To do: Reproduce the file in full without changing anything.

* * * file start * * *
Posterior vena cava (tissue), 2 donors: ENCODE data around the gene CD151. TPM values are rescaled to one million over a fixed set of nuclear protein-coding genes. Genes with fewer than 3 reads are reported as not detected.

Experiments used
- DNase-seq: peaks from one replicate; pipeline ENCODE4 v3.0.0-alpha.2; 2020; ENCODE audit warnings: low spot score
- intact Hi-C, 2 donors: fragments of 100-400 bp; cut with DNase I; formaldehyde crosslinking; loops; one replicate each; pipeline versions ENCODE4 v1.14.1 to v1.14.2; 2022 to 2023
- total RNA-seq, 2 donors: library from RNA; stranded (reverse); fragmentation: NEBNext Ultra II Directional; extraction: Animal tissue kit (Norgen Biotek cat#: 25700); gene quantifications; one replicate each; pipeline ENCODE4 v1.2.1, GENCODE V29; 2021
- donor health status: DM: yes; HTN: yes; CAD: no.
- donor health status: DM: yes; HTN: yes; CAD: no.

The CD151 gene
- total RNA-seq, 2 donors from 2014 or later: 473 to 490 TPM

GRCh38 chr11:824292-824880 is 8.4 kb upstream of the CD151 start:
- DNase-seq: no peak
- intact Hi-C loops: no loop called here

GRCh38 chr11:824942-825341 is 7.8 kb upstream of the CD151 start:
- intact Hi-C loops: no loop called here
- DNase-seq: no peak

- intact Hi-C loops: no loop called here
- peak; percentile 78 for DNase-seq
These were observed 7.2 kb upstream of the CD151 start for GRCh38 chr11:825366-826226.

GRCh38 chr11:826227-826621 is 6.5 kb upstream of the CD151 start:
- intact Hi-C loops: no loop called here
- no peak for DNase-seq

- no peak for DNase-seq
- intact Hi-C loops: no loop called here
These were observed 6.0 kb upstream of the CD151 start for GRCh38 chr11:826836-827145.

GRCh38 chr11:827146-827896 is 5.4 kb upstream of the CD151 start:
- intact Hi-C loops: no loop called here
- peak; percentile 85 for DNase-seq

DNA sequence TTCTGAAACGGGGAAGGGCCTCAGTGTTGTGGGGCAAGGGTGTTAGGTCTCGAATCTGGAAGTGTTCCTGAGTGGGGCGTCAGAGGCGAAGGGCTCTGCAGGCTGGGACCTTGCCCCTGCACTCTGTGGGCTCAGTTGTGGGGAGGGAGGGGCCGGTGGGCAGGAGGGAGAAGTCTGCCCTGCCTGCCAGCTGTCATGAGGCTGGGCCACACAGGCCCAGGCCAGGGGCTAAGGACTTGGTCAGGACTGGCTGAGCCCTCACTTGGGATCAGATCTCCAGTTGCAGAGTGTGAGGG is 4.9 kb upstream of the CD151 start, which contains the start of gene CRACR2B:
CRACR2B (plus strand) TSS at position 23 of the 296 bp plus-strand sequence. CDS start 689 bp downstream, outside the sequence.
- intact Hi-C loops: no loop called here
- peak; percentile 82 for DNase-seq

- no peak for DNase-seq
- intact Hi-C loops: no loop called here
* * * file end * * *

Posterior vena cava (tissue), 2 donors: ENCODE data around the gene CD151. TPM values are rescaled to one million over a fixed set of nuclear protein-coding genes. Genes with fewer than 3 reads are reported as not detected.

Experiments used
- DNase-seq: peaks from one replicate; pipeline ENCODE4 v3.0.0-alpha.2; 2020; ENCODE audit warnings: low spot score
- intact Hi-C, 2 donors: fragments of 100-400 bp; cut with DNase I; formaldehyde crosslinking; loops; one replicate each; pipeline versions ENCODE4 v1.14.1 to v1.14.2; 2022 to 2023
- total RNA-seq, 2 donors: library from RNA; stranded (reverse); fragmentation: NEBNext Ultra II Directional; extraction: Animal tissue kit (Norgen Biotek cat#: 25700); gene quantifications; one replicate each; pipeline ENCODE4 v1.2.1, GENCODE V29; 2021
- donor health status: DM: yes; HTN: yes; CAD: no.
- donor health status: DM: yes; HTN: yes; CAD: no.

The CD151 gene
- total RNA-seq, 2 donors from 2014 or later: 473 to 490 TPM

GRCh38 chr11:824292-824880 is 8.4 kb upstream of the CD151 start:
- DNase-seq: no peak
- intact Hi-C loops: no loop called here

GRCh38 chr11:824942-825341 is 7.8 kb upstream of the CD151 start:
- intact Hi-C loops: no loop called here
- DNase-seq: no peak

- intact Hi-C loops: no loop called here
- peak; percentile 78 for DNase-seq
These were observed 7.2 kb upstream of the CD151 start for GRCh38 chr11:825366-826226.

GRCh38 chr11:826227-826621 is 6.5 kb upstream of the CD151 start:
- intact Hi-C loops: no loop called here
- no peak for DNase-seq

- no peak for DNase-seq
- intact Hi-C loops: no loop called here
These were observed 6.0 kb upstream of the CD151 start for GRCh38 chr11:826836-827145.

GRCh38 chr11:827146-827896 is 5.4 kb upstream of the CD151 start:
- intact Hi-C loops: no loop called here
- peak; percentile 85 for DNase-seq

DNA sequence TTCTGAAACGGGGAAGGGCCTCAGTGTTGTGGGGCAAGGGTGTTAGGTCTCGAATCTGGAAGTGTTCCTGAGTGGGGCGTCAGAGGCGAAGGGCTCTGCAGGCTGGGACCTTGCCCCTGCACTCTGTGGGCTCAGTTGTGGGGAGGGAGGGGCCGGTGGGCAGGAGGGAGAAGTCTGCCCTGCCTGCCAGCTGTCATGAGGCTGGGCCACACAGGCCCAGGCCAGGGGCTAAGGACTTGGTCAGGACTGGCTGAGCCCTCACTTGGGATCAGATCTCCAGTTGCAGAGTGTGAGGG is 4.9 kb upstream of the CD151 start, which contains the start of gene CRACR2B:
CRACR2B (plus strand) TSS at position 23 of the 296 bp plus-strand sequence. CDS start 689 bp downstream, outside the sequence.
- intact Hi-C loops: no loop called here
- peak; percentile 82 for DNase-seq

- no peak for DNase-seq
- intact Hi-C loops: no loop called here